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The subject of this sketch, one of the most public spirited and energetic men that ever lived in Port Hope, was Thomas Benson, son of James and Ann (Robinson) Benson, of Fintona, County of Tyrone, Ireland, where he was born January 11, 1804. The family came to America in 1816; settled at first at Lansingburgh, N. Y., three years later removed to Kingston, Upper Canada, and there James Benson died December 24, 1828, his widow dying at St. Catharines, August 30, 1854. They had a family of ten children, of whom only four are now living. Hon. James Rea Benson, a Senator of the Dominion of Canada, residing at St. Catharines; William Benson, Collector of Customs at Windsor; Ann, wife of John R. Dickson, M.D., until recently superintendent of the Lunatic Asylum at Rockwood, Kingston; and Joseph W. Benson, M.D., a Professor in a Medical College, Chicago.
The subject of this sketch was educated at Kingston; inclined to the legal profession, but was prevented from pursuing it on account of the prejudice against it existing in the minds of his parents; entered upon mercantile life, remaining in Kingston until 1832, when he removed to Port Hope, and here traded until 1837. On the breaking out of the rebellion, near the close of that year, he went into the service as Captain of a Company of Volunteers, and was on duty at Chippawa and Navy Island until the disturbances of that year and the following were quelled. On the breaking out of the rebellion again, in 1839, Captain Benson returned to duty; held a commission as Captain and Paymaster in the 3rd battalion of Incorporated Militia, and was stationed at Niagara from the enrolment of that corps until it was disbanded in 1845. This battalion was commanded at first by Col: Thorne, and afterwards by Col. Kingsmill, and Captain Benson was a great favorite not only with them, but with the regiment. He possessed the fullest confidence of the commanding officers mentioned, and both addressed him very complimentary letters, expressing their high appreciation and admiration of him as an officer and a gentleman.
Upon the disbanding of the 3rd battalion, Mr. Benson removed to Peterborough, where he was engaged in the milling business until 1853. He was the first Mayor of that town; was subsequently, for some years, a member of the Council, and always took a lively interest and a very active part in public doings of any consequence. He was especially useful in advancing all matters connected with education in the county, and was for some time Superintendent of Public Instruction for the Counties of Peterborough and Victoria. During that period, Mr. Benson contributed to the newspaper press, and aided by his powerful pen all the public, educational, and philanthropic enterprises of the neighborhood.
In 1853 he settled in Port Hope, and assumed the duties of Secretary and Treasurer of the Peterborough and Port Hope Railway Company, now the Midland Railway of Canada. In this position his services were invaluable in promoting and carrying out this important enterprise; and he was traveling on the business of this Company when he met with his untimely end, He was killed on the 12th of March, 1857, with fifty-seven other passengers, by the breaking of the bridge over the Desjardins canal, on the line of the Great Western Railway, near the City of Hamilton. So awful was the calamity, so painful to contemplate was his death, and so exalted was the esteem in which he was held in Port Hope, that few persons, that were ever buried there had a greater number of sincere and profoundly smitten mourners.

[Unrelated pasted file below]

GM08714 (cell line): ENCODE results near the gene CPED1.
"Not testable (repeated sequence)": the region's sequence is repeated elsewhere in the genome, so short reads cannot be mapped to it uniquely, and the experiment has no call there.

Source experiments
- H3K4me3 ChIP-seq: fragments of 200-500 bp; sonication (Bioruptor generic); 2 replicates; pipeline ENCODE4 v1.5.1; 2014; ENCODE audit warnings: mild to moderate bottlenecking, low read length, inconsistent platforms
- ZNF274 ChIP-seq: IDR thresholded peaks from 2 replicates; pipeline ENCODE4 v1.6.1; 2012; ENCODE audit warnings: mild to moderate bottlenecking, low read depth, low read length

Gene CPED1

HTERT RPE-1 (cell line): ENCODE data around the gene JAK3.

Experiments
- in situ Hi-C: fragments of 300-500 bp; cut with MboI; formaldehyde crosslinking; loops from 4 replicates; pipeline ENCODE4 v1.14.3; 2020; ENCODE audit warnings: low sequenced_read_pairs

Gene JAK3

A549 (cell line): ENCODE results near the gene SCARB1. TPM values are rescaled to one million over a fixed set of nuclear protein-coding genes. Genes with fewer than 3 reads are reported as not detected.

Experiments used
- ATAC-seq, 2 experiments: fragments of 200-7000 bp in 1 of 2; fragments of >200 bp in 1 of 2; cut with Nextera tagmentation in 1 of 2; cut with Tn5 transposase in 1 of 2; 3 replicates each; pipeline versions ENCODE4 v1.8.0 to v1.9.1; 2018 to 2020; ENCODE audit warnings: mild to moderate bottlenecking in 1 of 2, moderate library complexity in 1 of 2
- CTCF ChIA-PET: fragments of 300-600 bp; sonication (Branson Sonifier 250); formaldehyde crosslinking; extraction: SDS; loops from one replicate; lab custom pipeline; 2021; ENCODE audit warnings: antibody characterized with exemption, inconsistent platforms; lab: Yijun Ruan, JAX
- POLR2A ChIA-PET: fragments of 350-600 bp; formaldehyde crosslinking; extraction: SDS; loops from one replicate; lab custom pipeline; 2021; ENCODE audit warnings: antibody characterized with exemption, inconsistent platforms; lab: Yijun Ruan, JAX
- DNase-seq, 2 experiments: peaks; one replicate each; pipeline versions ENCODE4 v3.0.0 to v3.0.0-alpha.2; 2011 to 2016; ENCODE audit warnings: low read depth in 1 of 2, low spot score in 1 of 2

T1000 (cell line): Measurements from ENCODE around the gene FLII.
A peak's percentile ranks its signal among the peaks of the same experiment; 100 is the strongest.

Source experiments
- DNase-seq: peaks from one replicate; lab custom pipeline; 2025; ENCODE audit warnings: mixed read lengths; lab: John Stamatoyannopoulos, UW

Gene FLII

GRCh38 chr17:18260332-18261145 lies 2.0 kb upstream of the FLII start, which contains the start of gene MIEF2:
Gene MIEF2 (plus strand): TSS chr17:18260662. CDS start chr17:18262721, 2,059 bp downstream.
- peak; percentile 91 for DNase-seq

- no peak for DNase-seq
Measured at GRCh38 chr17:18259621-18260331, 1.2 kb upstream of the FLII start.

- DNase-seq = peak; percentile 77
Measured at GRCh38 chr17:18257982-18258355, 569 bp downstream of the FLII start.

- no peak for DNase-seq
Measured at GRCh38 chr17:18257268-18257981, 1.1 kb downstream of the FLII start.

Mr. Benson was a sincere and devoted member of the Church of England, but exhibited at all times, the warmest sympathy toward all other churches. He was forward and active in religious work, and was deeply interested in the Upper Canada Bible Society, whose cause always found in him a prompt supporter and a zealous and powerful advocate. Being a ready, fluent, and eloquent speaker, with a well stored mind, he occupied a foremost place on every platform where the claims of Christianity, philanthropy, or public enterprise, were put forth.
In politics he was a Liberal Conservative, but thoroughly non-partisan. Though admirably fitted to fill a high place, and to take a prominent part in political affairs, and with the opportunity at his command of representing more than one constituency in the Parliament of the Province, he preferred the quiet retirement of private life, and never took any very active part in politics, December 10, 1827, Alice Maria, only daughter of Richard Lowe, Esq., of Adolphustown, County of Lennox, became the wife of Mr. Benson, and they had twelve children. The eldest daughter is the wife of Thomas R. Merritt, of Rodman Hall, St. Catharines; the eldest son, James Binley Benson, died in 1876 at Hamilton, Bermuda, whither he had gone to recruit his health; and three other daughters and three sons are still living. One daughter is unmarried; she is the wife of Calvin Brown, of St. Catharines, and the other is the wife of Thomas Richard Fuller, of Toronto, son of the Lord Bishop of Niagara. The eldest surviving son is Thomas Moore Benson, Barrister-at-law, Port Hope, a Bencher of the Law Society of Ontario, and one of the leading men in his profession in the County of Durham. His first wife was Mary Edith, eldest daughter of Rev. John McCaul, LL.D., President of University College, Toronto, and his present wife is Laura A., daughter of the Lord Bishop of Niagara. The other surviving sons are Richard Lowe Benson, LL.B., Deputy Sheriff of Northumberland and Durham; and Lieut. Col. Frederic Albert Benson, of the 46th Battalion Volunteer Militia, Port Hope.
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